Anthony Browne is MP for South Cambridgeshire, the Chair of the Conservative backbench Treasury Committee and a member of the Treasury Select Committee.
A constituent who insisted I remove an encroaching vine clearly had a different view from me on the role of MPs. But her confusion is a microcosm of a major challenge we face: there is no consensus and little debate on the different responsibilities of the state and the individual. This leads to angry conflicts on where the boundary between public and private should lie. That boundary has generally over the last century moved in one direction: a bigger role for the state. That in turn has meant higher taxation.
There are many factors behind the growing state. States have always been responsible for ensuring national security and law and order. But gradually other roles have been added.
The introduction of the Poor Laws was a result in changing morality that made it imperative to relieve hardship. Concern about the plight of working children lead the Victorians to introduce employment protection. Until the twentieth century, so few people travelled thatthere was little need for immigration control, and it was only with the 1905 Aliens Act that the British government enforced borders. Few western Governments tackled joblessness until the great depression in the 1930s. After the Second World War, healthcare was largely nationalised in the UK, with the creation of the NHS, which now consumes 10 per cent of GDP. As powerful technologies arrive, such as cars, television and the internet, new legislation is required to limit downsides.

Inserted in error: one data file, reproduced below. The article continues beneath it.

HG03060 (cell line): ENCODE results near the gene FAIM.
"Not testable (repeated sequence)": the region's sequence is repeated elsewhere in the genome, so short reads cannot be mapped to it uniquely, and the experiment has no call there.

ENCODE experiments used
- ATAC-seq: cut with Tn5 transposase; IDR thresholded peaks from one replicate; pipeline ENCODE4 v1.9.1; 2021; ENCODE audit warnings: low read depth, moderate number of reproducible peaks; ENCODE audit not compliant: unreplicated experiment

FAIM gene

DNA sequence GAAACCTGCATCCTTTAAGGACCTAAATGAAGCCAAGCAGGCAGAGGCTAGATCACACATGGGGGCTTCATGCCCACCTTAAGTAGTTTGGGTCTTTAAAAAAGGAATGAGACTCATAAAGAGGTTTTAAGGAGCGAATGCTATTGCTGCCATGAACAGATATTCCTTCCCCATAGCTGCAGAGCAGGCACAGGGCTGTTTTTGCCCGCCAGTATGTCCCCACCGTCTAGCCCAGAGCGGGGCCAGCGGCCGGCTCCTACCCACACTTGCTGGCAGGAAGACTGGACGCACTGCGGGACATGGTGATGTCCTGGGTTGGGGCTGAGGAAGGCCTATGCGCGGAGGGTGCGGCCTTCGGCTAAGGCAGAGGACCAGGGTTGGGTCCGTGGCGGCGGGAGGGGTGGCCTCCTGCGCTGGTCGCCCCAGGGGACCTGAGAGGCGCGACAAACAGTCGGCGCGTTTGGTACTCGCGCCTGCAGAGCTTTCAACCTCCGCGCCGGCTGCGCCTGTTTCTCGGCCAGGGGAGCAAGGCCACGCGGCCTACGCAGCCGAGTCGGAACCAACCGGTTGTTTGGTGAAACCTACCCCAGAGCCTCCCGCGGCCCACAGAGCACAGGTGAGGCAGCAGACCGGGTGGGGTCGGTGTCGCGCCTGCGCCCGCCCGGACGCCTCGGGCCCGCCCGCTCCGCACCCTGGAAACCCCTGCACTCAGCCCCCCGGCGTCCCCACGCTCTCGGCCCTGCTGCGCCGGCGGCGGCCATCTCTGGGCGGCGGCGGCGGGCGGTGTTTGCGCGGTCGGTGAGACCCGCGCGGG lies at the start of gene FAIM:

It is politically more difficult to reduce the role of the state than expand it, especially when the state gives benefits to individuals. When I worked for the Mayor of London, the Chief Executive of the Greater London Authority, earning over £200,000 a year, loved boasting of his free bus pass for over 60s. It is a common jibe that elderly dukes in their palaces should not get government help with their winter fuel bills.
It is not all one way. The wave of privatisations from the 1980s – first in the UK and then elsewhere – reflected a growing realisation that Governments are not good at managing companies. The last Conservative government scrapped tax relief for mortgage interest, and the last Labour government scrapped tax relief for private medical insurance.
But the growing role of the state is shown by the growth of Government spending. In most Western countries, that was under 10 per cent of GDP until the First World War. It has bounded up over the past century, and now is generally around 40 per cent – an historically unprecedented shift in the size of the state. With our aging population, most economists expect it to rise further: we have entered an era of big government.
But where does it all end? Does it matter? And can anything be done about it?
The growing role of the state certainly poses challenges for those who prefer individual liberty to state control – and lower taxes. That is a particular challenge for centre right parties such as the Conservatives.
There are long debates about the difference between left and right, but one of the clearest is in the attitude to the role of the state. When I ran Policy Exchange, I used to tease my opposite numbers at the Labour-friendly Institute of Public Policy Research that the main difference was that I saw state action as a last resort, and they saw it as a first resort.